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New microscope offers options for drug discovery, safety

Researchers have developed a microscope that may provide insight into how safely and effectively a drug will perform in the body…

“The microscope we have created would allow for better testing of drugs,” said Garth Simpson, a professor of analytical and physical chemistry in Purdue University’s College of Science, who led the research team. “You could use our optical device to study how quickly and safely some of the active ingredients in a particular medication dissolve. They may crystallize so slowly that they pass through the body before dissolving, which significantly lowers their effectiveness.”

The microscope is based on concepts of phase-contrast microscopy, which involves using optical devices to view molecules, membranes or other nanoscale items that may be too translucent to scatter the light involved with conventional microscopes.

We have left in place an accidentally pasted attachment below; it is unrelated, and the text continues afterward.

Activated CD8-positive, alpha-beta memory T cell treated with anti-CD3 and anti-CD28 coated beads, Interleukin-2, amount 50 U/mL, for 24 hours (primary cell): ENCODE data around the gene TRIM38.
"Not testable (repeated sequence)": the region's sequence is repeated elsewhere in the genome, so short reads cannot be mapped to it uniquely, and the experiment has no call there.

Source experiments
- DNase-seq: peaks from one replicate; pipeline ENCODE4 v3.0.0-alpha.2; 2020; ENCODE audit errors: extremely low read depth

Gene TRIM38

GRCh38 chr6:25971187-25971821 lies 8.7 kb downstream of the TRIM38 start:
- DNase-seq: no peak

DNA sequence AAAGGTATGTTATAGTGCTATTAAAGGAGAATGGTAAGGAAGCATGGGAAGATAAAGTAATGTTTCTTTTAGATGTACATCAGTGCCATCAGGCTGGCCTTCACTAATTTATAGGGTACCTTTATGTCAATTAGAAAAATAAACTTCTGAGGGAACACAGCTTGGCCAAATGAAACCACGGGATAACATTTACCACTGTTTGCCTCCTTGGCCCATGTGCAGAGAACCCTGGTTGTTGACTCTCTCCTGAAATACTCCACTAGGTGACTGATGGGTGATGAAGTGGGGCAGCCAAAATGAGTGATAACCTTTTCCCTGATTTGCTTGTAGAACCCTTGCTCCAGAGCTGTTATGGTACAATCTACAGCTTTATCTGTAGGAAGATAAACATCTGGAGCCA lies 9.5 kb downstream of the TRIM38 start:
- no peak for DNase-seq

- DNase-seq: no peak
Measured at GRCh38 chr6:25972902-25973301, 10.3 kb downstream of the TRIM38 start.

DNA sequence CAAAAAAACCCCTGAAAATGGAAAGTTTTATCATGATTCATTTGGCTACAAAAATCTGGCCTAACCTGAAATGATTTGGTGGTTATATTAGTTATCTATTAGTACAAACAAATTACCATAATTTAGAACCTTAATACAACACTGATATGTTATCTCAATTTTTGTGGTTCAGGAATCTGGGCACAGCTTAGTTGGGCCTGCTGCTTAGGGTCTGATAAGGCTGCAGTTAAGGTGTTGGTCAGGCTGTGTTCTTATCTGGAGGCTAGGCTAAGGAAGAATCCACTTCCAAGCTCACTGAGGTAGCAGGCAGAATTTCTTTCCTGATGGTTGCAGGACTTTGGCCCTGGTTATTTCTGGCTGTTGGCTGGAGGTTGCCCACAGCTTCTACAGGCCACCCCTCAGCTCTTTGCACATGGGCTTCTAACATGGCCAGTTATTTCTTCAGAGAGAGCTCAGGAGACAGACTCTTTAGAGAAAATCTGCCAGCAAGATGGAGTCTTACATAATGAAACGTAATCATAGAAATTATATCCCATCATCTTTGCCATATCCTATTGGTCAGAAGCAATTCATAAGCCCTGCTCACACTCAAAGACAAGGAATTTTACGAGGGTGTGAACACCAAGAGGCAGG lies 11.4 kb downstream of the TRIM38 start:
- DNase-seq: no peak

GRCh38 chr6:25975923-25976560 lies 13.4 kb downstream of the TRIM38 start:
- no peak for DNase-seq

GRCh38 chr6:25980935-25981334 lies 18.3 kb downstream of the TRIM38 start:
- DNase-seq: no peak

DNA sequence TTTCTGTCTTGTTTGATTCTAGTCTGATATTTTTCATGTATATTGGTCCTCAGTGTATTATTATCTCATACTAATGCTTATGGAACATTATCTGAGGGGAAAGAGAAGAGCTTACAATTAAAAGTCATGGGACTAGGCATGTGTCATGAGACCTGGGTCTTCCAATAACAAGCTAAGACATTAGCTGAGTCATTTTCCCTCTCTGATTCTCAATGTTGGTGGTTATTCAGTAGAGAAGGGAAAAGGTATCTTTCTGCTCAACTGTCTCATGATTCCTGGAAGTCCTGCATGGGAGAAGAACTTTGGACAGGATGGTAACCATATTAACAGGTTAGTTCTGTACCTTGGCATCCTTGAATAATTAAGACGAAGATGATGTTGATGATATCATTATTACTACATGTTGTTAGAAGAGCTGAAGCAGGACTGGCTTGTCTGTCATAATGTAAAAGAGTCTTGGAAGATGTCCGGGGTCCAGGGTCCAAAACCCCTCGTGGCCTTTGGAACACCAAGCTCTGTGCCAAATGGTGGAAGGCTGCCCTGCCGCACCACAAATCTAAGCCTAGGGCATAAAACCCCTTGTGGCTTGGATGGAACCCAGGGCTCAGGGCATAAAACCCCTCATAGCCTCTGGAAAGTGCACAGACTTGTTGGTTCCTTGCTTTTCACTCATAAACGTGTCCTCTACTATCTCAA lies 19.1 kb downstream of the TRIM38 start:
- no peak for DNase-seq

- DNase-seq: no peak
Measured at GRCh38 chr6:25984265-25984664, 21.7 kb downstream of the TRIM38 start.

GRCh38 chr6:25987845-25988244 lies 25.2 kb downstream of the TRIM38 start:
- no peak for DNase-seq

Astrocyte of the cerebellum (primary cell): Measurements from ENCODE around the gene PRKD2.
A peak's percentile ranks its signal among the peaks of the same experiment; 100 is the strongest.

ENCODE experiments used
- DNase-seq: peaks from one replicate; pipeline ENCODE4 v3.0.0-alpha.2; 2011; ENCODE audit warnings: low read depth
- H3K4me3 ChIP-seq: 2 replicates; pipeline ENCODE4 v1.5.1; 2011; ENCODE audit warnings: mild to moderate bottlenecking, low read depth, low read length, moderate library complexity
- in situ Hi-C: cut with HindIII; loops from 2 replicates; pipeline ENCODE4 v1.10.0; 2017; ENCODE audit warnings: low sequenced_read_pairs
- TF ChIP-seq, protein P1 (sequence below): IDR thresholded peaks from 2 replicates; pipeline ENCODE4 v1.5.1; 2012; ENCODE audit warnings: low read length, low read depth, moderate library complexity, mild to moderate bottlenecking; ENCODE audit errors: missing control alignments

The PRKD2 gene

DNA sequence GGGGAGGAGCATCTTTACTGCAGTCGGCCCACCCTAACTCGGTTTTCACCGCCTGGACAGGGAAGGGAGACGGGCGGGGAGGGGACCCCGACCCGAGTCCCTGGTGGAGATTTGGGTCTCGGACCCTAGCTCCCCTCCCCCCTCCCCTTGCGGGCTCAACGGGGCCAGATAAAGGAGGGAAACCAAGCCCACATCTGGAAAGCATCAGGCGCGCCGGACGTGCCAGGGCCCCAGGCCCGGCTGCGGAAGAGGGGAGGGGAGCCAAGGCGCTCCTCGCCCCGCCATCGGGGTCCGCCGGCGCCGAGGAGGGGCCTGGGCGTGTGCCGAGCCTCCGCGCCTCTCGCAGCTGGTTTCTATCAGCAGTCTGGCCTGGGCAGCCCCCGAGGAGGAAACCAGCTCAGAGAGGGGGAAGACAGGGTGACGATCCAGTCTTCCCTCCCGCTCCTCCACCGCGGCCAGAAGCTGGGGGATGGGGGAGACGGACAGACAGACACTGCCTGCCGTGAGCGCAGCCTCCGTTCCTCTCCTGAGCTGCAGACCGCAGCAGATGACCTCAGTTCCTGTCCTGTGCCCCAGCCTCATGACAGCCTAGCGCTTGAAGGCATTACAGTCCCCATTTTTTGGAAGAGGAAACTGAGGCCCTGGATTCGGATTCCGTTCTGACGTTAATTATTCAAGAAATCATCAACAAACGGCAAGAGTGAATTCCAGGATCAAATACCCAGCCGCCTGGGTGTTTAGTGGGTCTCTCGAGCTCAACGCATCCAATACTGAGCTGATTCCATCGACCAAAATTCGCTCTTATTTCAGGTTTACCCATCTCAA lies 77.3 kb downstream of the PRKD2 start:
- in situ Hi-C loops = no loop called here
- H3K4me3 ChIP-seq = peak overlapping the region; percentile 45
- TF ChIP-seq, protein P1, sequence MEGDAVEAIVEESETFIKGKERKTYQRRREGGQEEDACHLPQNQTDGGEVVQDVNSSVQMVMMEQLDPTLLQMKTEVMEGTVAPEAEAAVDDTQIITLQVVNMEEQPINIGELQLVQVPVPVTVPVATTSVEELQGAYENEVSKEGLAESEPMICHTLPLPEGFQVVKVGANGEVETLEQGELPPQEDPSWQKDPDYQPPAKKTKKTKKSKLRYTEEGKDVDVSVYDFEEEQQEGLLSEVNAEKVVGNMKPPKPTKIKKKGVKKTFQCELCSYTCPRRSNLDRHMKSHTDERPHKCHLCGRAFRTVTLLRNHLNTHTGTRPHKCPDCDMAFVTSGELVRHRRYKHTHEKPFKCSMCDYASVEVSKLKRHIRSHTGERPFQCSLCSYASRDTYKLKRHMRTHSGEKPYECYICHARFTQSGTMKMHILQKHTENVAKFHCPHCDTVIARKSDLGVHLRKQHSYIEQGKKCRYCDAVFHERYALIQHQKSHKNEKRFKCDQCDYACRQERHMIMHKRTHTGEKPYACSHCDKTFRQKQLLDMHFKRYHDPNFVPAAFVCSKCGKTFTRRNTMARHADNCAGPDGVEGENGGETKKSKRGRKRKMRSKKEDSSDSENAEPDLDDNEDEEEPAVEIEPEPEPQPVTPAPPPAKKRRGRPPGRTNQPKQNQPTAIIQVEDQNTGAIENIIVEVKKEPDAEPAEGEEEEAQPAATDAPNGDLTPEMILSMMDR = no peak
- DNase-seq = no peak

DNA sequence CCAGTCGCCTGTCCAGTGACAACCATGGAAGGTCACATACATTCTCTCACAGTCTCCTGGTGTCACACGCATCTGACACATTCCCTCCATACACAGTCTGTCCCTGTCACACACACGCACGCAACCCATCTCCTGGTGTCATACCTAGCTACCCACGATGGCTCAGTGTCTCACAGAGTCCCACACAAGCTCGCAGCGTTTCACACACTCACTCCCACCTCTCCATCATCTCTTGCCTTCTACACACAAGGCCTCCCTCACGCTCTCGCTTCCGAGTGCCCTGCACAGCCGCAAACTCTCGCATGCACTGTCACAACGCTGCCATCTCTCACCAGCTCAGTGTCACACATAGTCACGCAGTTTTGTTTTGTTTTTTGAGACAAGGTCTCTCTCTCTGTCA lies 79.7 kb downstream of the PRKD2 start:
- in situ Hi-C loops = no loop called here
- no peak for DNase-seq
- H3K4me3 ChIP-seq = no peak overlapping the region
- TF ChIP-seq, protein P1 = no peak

“One of the problems with using the available microscopes or optical devices is that they require a point of reference for the scattered light, since the object being viewed is too optically transparent to scatter the light itself,” said Simpson. “We created a unique kind of microscope that stacks the reference object and the one being examined on top of each other with our device, instead of the conventional approach of having them side by side.”

The microscope uses technology to interfere light from a sample plane and a featureless reference plane, quantitatively recovering the subtle phase shifts induced by the sample.

The team created their device by adding two small optics to the base design of a conventional microscope. The change allows researchers to gather better information and data about the object being viewed.

Simpson said the microscope developed at Purdue could also be used for other types of biological imaging, including the ability to study individual cells and membranes from the body for various medical testing.

The work is published in Optics Express

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